Bombay HC refuses to stay execution of killer sisters


The Bombay High Court on Tuesday refused to stay the execution of two sisters convicted for killing six children and abducting 13, after the Maharashtra government made a statement that it will not execute the death sentence soon. The sisters' mercy petition was recently rejected by the President. They have now approached the Bombay High Court seeking prohibition of the execution of death sentence and commutation of sentence to life imprisonment.

The review mercy petition has also sought quashing and setting aside of the President’s order rejecting the mercy petition, and declaring it as “illegal, void and unenforceable”.

Sisters Renuka Shinde and Seema Gavit from Kolhapur, were booked in 1996 for abducting and killing children. The prosecution said they kidnapped the children for earning their living by making the children beg. Those who refused were killed mercilessly by the accused. The Bombay High Court and the Supreme Court had confirmed their death sentence. Even the President, in his recent order, refused to grant mercy to the two women.

"We don't want to grant stay because once it is granted, it continues. We want to hear the petitioners at length tomorrow (Wednesday). Prima facie, we are of the view that once the mercy petition has been filed and rejected, under Article 32 (of the Indian Constitution), they will have to approach the apex court for violation of Article 21," the division bench of Justices V M Kanade and P D Kode said on Tuesday.

"If death penalty has been confirmed, mercy petition has been dismissed, why shouldn't law take its own course? Once the process is over and the decision is taken, the State has to take it to its logical conclusion. What is the point of having death sentence? If it is there in the statute book, it has to be followed to the end without delay," the division bench observed.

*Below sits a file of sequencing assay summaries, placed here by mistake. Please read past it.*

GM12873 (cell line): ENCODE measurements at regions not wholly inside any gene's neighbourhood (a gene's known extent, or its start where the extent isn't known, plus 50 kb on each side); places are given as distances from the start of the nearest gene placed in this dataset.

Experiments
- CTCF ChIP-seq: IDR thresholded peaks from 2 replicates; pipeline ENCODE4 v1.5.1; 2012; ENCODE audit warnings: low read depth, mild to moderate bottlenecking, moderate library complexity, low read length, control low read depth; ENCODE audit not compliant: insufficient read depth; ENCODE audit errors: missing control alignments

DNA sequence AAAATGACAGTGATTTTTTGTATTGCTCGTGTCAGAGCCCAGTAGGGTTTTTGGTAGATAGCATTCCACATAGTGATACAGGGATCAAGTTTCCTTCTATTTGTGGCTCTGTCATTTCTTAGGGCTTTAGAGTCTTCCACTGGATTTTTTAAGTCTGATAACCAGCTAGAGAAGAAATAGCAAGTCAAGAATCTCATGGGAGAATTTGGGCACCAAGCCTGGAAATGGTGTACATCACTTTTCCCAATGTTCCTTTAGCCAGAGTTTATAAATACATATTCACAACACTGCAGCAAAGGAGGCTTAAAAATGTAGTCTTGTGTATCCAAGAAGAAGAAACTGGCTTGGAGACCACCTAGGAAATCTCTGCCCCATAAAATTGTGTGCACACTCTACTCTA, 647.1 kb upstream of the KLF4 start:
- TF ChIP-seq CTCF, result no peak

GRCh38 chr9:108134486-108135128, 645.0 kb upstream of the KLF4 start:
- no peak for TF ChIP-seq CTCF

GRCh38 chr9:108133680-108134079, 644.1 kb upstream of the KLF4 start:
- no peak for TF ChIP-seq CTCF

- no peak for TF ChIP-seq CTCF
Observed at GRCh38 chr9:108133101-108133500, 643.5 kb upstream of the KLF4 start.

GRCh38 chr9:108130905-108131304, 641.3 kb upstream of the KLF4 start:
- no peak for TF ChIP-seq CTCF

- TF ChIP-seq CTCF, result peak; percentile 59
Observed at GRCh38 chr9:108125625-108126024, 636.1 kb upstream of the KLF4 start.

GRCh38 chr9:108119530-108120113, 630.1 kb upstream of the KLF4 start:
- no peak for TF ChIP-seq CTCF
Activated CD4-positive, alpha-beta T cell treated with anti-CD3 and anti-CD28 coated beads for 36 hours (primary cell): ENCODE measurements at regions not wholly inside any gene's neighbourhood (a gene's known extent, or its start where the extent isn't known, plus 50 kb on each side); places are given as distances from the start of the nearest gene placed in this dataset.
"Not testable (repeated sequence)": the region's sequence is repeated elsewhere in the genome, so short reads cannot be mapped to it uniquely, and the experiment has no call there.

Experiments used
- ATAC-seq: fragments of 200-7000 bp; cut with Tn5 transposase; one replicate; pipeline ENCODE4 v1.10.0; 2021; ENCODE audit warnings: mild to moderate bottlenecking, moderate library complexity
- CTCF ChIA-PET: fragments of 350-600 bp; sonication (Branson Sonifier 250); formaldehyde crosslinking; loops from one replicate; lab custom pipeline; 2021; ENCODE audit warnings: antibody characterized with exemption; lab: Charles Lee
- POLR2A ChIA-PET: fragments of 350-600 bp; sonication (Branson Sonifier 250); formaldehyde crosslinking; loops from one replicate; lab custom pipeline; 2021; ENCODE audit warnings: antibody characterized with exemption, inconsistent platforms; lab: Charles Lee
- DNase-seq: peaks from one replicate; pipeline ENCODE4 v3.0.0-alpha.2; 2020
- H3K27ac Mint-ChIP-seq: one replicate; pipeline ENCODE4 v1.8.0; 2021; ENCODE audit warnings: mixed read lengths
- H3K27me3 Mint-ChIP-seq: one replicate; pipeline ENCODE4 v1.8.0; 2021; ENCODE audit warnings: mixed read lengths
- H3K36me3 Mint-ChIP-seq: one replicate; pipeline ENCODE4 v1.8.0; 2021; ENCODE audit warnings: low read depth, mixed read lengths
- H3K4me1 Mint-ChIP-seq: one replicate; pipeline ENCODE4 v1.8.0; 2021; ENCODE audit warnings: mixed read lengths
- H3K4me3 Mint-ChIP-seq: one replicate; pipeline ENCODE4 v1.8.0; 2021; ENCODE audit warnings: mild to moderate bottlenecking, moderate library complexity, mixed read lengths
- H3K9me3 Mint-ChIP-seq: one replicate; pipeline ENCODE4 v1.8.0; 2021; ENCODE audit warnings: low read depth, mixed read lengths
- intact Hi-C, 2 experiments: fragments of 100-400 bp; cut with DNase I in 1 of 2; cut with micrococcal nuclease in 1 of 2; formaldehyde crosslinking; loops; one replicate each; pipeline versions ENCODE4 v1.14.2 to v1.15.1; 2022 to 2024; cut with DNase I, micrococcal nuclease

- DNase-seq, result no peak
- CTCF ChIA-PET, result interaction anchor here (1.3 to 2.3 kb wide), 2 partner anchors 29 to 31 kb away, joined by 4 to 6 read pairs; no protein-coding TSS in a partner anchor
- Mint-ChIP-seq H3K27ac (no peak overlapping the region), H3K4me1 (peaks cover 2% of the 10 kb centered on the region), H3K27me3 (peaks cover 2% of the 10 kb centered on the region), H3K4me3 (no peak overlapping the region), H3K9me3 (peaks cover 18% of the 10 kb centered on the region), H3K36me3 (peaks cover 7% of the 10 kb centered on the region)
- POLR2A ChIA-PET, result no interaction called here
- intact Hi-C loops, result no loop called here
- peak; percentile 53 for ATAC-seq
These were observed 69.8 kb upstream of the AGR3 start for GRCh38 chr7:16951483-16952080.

The court directed the State government to compile the recent judgements of the Supreme Court on whether the High Court had the power to exercise writ jurisdiction under Article 226 of the Constitution. It also asked the petitioners to show how the High Court can consider the plea after the President had rejected the mercy plea.

When the petitioners sought interim stay on the execution, the court refused. "We can't show any mercy. All those children who died, even the President did not grant mercy. There are 13 cases of abduction. There are six deaths by banging against the rocks," the judges observed.

The petitioners represented by Advocate Sudeep Jaiswal submitted that the High Court was empowered to commute the sentence even after the mercy plea was rejected by the President. They pleaded that there were procedural lapses and that there was a delay of eight years in deciding on the mercy plea.

Thereafter, the court directed the State to provide statistical data about the number of cases where death penalty has been confirmed by the High Court and the Supreme Court, and the mercy plea has been rejected, and still the death sentence has been commuted. The court also sought details about the circumstances which led to the commutation of such sentences.

The petition has claimed that the delay of eight years in deciding on the mercy petition was in “flagrant violation of Articles 21 and 14 (of the Constitution) and was “unfair, cruel, excessive, unexplained and arbitrary.” It said the delay had caused “immense mental torture, emotional and physical agony to the petitioners.”

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Printable version | Jan 26, 2020 5:08:42 PM |

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